The output of the amplifier 29 is a signal which is indicative of the difference between the voltage levels on the lines 53 and 54, and hence is indicative of the difference in envelope voltages developed across the secondaries of the coupling transformers 21 and 23. This output is provided on the line 30 as a control signal to the adjustable balancing network 20. As shown in FIG. 3, the network 20 advantageously comprises a light-sensitive resistor 59 connected in series with a capacitor 60 across the primary 23p of the balancing network coupling transformer 23. A lamp 61 illuminates the resistor 59. This lamp 61 is driven by a transistor 62 via a resistor 63. The control signal on the line 30 is supplied to the base of the transistor 62, and so functions to change the conductivity of the transistor 62 and thereby change the amount of light produced by the lamp 61. This in turn changes the resistance of the resistor 59, thereby changing the impedance of the balancing network 20. The change in impedance is in such a direction as to compensate for changes in the impedance of the 2-wire telephone line 17. Thus the comparator means 26 cooperates with the adjustable balancing network 20 to function as a servo loop which maintains the impedance of the balancing network 20 at a value equal to that of the 2-wire telephone line 17. In the balanced condition achieved by this servo loop, incoming audio from the 4-wire receive line 13R is equally applied to the two sides of the center-tapped output transformer 24, so that none of the receive audio is fed back to the 4-wire transmit line 13T. Howl-free telephone system operation is achieved.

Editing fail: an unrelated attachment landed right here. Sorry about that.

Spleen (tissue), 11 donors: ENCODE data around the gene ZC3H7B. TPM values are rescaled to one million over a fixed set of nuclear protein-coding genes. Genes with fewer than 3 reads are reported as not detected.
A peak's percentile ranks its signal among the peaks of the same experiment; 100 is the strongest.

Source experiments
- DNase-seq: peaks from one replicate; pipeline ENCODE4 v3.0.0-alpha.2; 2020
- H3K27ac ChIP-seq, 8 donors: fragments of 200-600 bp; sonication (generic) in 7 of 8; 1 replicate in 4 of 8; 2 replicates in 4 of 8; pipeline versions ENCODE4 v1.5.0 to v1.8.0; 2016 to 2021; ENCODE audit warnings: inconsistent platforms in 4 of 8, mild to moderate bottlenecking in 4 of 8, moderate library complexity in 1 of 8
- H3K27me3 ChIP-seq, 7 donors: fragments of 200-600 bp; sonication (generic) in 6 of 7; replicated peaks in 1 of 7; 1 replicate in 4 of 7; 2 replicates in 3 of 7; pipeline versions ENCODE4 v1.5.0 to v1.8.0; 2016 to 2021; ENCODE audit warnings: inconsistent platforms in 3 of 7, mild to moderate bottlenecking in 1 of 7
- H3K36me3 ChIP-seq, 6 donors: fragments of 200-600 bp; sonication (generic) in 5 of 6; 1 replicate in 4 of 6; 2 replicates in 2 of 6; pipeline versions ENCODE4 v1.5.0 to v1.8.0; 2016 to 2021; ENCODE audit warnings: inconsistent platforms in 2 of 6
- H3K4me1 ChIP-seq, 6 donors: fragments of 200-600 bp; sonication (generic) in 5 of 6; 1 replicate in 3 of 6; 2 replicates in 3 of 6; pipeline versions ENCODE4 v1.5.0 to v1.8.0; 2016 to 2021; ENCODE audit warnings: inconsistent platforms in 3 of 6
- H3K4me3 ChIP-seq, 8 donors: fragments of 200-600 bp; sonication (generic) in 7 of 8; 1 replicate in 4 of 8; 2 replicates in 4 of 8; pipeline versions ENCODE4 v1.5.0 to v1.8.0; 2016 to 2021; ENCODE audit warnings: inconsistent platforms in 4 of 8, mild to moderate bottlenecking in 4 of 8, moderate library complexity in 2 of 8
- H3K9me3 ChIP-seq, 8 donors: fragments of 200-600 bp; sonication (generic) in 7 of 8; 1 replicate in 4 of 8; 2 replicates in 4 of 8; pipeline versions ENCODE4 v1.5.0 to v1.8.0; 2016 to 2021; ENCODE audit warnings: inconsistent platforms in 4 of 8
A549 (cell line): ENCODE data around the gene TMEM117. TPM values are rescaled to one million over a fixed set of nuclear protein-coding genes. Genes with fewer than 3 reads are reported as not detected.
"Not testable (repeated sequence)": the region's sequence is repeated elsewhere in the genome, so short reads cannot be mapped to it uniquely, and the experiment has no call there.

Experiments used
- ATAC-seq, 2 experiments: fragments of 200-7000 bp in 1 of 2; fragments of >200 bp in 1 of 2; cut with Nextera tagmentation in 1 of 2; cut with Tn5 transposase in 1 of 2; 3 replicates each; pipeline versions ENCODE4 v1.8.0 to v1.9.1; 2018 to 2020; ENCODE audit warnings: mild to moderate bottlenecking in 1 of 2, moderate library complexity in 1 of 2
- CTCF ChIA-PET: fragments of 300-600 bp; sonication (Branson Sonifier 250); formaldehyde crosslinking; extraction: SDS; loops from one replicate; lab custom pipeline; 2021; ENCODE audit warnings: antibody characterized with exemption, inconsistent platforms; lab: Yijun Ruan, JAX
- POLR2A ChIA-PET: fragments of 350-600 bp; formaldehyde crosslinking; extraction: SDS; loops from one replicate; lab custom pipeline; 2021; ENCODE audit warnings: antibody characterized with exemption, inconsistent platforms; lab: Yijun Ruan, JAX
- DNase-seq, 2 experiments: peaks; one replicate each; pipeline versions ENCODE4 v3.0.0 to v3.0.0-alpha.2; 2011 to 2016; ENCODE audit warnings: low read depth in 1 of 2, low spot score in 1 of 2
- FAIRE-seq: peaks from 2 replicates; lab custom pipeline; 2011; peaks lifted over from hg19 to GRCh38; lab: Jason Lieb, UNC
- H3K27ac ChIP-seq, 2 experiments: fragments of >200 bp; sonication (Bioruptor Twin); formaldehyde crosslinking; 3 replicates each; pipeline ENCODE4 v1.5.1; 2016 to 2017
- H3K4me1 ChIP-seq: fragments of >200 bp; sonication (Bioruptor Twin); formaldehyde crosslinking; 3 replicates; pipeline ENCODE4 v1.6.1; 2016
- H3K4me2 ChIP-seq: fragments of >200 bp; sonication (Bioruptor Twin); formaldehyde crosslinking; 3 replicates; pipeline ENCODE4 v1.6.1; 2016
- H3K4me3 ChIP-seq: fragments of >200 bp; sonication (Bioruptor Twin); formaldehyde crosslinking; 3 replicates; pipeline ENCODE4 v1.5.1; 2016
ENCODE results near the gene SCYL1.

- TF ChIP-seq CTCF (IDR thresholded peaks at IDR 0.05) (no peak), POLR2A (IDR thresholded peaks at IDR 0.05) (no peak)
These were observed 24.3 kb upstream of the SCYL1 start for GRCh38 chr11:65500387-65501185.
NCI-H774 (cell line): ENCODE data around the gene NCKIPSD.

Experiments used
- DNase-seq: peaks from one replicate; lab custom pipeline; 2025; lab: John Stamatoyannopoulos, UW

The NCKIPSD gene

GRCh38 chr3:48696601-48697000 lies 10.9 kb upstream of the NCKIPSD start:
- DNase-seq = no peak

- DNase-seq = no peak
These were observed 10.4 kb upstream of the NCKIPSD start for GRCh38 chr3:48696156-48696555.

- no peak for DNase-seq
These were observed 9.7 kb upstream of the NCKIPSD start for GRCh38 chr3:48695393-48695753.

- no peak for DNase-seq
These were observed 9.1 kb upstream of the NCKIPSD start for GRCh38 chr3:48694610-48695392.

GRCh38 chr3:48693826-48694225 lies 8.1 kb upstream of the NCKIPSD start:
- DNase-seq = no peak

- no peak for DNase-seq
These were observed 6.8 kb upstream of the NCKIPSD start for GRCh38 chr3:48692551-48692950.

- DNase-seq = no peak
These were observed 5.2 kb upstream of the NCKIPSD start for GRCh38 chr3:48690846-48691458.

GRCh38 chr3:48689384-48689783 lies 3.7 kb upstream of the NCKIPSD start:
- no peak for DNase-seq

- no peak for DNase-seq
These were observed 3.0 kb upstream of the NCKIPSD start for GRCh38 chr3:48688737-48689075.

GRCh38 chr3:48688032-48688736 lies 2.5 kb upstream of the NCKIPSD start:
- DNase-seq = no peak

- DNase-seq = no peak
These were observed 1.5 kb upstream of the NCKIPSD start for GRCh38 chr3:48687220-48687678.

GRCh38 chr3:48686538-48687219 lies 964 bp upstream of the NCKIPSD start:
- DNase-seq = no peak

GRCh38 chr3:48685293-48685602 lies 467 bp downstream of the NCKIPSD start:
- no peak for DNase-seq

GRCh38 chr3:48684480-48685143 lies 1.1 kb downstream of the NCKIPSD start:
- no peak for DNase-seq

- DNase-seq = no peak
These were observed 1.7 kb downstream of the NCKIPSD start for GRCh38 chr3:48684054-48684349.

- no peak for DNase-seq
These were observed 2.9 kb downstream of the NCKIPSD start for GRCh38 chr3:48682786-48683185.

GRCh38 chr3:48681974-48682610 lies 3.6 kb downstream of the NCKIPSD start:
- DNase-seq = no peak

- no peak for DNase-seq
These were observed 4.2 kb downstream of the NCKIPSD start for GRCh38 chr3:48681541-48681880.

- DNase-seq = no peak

When outgoing audio is present on the 2-wire telephone line 17, the inventive autobalance hybrid will provide the signal to the 4-wire transmit line 13T. As can be seen in FIG. 2, this outgoing audio appears across the secondary 21s of the 2-wire line coupling transformer 21. Thus the audio is applied across the entire output transformer 24 primary which is connected in series with the other coupling transformer secondary 23s across the 2-wire line coupling transformer secondary 21s. Under this condition, the signal components across the two output transformer primary windings 24p-1 and 24p-2 do not cancel out, but rather both contribute to coupling of the outgoing audio signal to the 4-wire transmit line 13T.